1000 A strong northerly wind sprang up against the prevailing current which quickly whipped the surface into a sufficiently severe chop to make depth control difficult. This same chop, however, was seen to stand us in good stead for at noon the masts of another north bound freighter were sighted down the coast. He was running inside the 10 fathom curve zigging frequently. Though we could reach his track by moving in at high speed and have some battery left for evasion, our original plan of tracking till dark seemed more prudent under the circumstances. There then developed our longest submerged tracking problem in which we moved with our target 27 miles up the coast. This seemed surprising but with the enemy zigging frequently and bucking a heavy wind and sea, his speed made good was little more than ours running on a straight course at 80 feet between observations. Our tracks converged and he passed directly over us at sundown.
ATTACK NO. 2
At dark we surfaced 4,000 yards astern of him, passed him up at the same range, avoided a couple of stationary patrols, moved on to his track, then turned for a stern shot as he came by. The night was black and spumey permitting us to lie with our stern to him at 500 yards as he bucked the heavy seas.
2100 With a salvo of three ready to fire with a liberal spread, fired a single Mark 18 Mod. 1 torpedo at his middle with practically zero gyro on a 75 port track. Our experience of the morning was not a mistake. We were clicking and this one hit with a terrific explosion. Only the first few members of the fire- control party to reach the bridge saw any of the ship before it went down. We now experienced something new in anti-submarine tactics in the nature of estimated 40 MM fire from the beach. It was directed straight up, however, and we were quite content to let them believe that our China based planes were aloft.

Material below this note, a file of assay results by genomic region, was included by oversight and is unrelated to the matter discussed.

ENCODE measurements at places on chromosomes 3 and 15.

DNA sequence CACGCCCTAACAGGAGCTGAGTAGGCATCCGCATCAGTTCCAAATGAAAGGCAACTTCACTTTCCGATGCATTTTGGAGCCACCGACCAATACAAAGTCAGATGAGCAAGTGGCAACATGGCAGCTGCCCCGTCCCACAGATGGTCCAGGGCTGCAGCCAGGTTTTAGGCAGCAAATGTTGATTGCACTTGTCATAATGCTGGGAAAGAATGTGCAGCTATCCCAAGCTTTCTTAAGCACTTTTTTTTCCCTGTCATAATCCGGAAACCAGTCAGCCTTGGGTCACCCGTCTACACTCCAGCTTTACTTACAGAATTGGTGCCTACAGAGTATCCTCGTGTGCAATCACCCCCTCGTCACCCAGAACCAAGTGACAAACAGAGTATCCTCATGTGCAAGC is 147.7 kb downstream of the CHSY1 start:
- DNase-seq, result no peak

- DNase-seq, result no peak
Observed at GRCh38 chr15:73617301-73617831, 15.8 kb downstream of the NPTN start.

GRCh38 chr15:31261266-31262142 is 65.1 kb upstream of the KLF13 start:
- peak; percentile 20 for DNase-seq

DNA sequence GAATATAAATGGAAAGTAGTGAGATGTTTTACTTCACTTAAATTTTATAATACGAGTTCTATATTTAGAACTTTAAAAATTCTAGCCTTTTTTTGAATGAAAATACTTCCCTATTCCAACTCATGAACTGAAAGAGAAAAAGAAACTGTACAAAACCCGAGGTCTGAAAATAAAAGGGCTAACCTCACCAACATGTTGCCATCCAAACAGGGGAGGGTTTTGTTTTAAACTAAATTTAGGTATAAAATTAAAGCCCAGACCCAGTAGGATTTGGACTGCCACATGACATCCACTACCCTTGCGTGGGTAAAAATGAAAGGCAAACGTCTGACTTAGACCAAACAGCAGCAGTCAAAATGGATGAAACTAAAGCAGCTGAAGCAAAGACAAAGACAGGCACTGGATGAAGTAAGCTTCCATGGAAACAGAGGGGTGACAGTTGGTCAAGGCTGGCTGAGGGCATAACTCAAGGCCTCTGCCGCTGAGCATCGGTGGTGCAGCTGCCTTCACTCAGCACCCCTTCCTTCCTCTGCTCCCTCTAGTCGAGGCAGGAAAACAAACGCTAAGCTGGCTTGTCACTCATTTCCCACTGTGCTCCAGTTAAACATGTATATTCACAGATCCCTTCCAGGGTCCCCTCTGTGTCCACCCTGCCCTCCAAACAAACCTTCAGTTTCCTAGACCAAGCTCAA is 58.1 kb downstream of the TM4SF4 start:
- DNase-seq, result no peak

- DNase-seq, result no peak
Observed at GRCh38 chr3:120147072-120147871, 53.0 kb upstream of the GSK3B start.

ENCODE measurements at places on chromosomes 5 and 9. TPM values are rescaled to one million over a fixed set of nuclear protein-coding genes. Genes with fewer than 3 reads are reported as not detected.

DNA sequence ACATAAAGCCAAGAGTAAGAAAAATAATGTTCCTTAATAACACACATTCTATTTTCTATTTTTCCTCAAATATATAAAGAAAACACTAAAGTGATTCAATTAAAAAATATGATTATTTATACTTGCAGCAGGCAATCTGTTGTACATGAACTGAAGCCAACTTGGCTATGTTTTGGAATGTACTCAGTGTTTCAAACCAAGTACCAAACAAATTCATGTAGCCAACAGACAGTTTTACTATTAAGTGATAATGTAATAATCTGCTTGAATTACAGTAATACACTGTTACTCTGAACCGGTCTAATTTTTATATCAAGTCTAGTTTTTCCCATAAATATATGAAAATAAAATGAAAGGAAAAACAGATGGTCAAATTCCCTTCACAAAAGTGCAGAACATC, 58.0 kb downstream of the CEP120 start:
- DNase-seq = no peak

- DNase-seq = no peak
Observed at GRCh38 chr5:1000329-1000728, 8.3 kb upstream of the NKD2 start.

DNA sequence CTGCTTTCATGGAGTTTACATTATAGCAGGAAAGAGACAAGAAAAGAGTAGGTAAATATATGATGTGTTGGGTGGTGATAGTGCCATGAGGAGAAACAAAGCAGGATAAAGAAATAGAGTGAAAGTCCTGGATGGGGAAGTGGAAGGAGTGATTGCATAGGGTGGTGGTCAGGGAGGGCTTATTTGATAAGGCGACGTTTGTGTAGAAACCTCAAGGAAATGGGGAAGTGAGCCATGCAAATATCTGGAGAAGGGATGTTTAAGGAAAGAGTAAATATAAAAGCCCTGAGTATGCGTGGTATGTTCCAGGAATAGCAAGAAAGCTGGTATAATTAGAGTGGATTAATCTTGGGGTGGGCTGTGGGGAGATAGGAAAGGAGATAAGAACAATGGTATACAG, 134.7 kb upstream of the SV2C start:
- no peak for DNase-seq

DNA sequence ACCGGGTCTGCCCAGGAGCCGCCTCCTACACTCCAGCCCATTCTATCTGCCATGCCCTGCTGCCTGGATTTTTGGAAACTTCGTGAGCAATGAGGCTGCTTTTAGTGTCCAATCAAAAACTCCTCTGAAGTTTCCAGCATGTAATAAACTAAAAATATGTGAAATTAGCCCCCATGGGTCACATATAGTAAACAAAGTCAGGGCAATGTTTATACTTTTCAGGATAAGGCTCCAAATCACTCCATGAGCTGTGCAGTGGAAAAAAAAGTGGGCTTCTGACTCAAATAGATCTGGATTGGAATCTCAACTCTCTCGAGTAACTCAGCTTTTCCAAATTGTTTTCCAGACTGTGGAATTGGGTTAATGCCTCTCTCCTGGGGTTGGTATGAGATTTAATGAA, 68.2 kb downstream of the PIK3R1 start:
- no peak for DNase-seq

Proceeded down the coast avoiding the two stationary patrols and encountering a third which was easily shaken off.
12 - 14 October 1944:
0100 Sighted a properly lighted hospital ship on an northerly course which we looked over from close aboard. He appeared to be in every respect complying with International Law.
0600 Commenced submerged patrol off Formosa Coast. Only patrol boats and planes were sighted throughout the day. On surfacing proceeded to the northwest to a focal point of the probable shipping routes from both Takao and Kirun to Foochow. Foochow seemed the logical destination for any Japanese shipping in the Formosa ports which, forewarned, would be attempting to escape from our carrier strike. It turned out to be a focal point, but only for patrol craft. Much rainy, squally weather permitted getting clear of them on the surface after submerged approach, observation and evasion.
Conducted numerous searches along enemy retirement tracks until Formosa strike was completed. On these which lead up close to Kirun the fires set by our boys were observed to be blazing furiously day and night.
16 - 17 October 1944:
Moved over to the China coast and conducted submerged periscope patrol just south of Haitan Island. Only shipping of a thousand tons or less can follow the dangerous channels behind this island group. Our position appeared ideal to intercept any worthwhile shipping attempting to clear the Formosa area. However, absolutely nothing was sighted, and after two days in these treacherous waters we moved into the center of the Strait.
18 - 19 October 1944: